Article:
CHICAGO (WLS) -- The unprecedented volume of holiday mail sent by USPS this year isn't the only reason for persistent postal delays. Chronic understaffing and capacity challenges are the foundation.
Leon Paramore waited for nearly three weeks for a package sent by two-day Priority Mail. After endlessly tracking, several phone calls and even filing a claim, the package arrived Monday.
"Yesterday. That's correct. And it was sent out on the 10th. That's totally unacceptable," he said.
Paramore is no stranger to mail delivery issues, nor is he unsympathetic. A former postal manager himself, he understands the challenges the U.S. Postal Service faces. But he doesn't understand pictures like one taken at the Grand Crossing post office showing boxes of undelivered mail.
"There are times when I've gone to the Grand Crossing post office and they've told me the truth: 'We have no one for your route, if you want to pick your mail up we'll go get it,'" he said.
A spokesperson for USPS Chicago blamed delays on the record number of packages mailed during the holidays, fueled in part by the pandemic, saying, "Capacity challenges with airlifts and trucking for moving this historic volume of mail also lead to temporary delays. These challenges were felt by shippers across the board."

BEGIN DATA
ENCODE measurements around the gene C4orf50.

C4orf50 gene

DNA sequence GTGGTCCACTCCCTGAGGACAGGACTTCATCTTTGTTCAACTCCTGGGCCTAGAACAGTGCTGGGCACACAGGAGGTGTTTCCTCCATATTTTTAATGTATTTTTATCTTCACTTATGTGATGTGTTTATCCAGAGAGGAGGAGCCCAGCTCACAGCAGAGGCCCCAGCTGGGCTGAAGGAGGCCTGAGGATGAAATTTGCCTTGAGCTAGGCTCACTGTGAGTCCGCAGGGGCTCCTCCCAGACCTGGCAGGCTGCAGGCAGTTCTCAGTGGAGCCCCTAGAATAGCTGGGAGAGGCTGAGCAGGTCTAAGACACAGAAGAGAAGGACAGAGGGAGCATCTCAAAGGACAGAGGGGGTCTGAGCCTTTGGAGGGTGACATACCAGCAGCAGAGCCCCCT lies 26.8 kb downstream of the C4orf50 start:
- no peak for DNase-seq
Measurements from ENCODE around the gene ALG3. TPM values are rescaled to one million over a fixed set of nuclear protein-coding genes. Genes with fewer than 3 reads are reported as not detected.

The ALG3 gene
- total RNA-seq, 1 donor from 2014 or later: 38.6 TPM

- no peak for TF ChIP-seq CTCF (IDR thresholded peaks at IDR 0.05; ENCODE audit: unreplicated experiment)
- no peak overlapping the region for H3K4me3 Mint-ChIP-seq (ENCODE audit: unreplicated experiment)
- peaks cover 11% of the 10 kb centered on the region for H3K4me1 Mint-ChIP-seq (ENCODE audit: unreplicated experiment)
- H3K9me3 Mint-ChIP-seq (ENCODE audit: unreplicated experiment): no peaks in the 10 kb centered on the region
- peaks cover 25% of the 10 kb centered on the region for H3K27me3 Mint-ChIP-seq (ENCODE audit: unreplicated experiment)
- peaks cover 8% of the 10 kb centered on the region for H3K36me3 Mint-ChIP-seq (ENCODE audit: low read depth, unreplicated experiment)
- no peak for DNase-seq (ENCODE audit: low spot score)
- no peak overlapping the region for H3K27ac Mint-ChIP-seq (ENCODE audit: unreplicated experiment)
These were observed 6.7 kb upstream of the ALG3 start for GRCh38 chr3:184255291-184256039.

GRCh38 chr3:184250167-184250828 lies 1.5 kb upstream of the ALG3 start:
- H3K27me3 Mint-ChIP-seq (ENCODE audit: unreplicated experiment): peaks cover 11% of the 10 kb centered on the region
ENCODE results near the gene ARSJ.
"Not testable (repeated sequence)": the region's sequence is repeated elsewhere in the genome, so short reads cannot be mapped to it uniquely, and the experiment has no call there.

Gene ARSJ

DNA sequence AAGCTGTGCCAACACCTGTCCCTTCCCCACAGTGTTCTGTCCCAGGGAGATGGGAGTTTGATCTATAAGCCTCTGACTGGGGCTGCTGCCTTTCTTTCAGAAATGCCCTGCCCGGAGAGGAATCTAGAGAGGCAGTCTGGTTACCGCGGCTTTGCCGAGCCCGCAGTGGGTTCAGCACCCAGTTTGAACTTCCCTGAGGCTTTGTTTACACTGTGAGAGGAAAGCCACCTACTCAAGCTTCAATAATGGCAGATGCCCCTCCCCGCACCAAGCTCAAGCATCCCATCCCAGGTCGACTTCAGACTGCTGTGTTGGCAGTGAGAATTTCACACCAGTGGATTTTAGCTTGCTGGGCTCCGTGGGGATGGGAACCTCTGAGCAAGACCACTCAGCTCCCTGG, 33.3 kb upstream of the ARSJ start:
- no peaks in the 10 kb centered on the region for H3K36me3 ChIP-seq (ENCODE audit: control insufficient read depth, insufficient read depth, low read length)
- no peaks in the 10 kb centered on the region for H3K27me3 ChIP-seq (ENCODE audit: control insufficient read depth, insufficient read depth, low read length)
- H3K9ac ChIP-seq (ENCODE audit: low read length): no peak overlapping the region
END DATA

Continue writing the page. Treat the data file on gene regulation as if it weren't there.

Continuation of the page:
It's estimated that nationally some 3 billion packages were delivered between Thanksgiving and Christmas. Unlike private carriers like UPS and FedEx, USPS is not allowed to stop accepting packages.
"They have a universal mandate to handle whatever people give them," said Satish Jindel of ShipMatrix. "The accepted, on certain days, up to 6 million packages more than what their design capacity was."
Letter carrier representative Mack Julion said it all comes down to staffing, saying that whatever problems exist nationally are exacerbated in Chicago where vacations and sick calls are routinely left uncovered.
"There's a saying: When you fail to plan, you plan to fail," Julion said. "We knew Christmas was coming. We know we're in a COVID environment, and they should have been properly prepared for the onslaught of mail, and they were not."
While USPS did start adding more people in early December, Julion said that was too little too late to make an impact on the holiday period.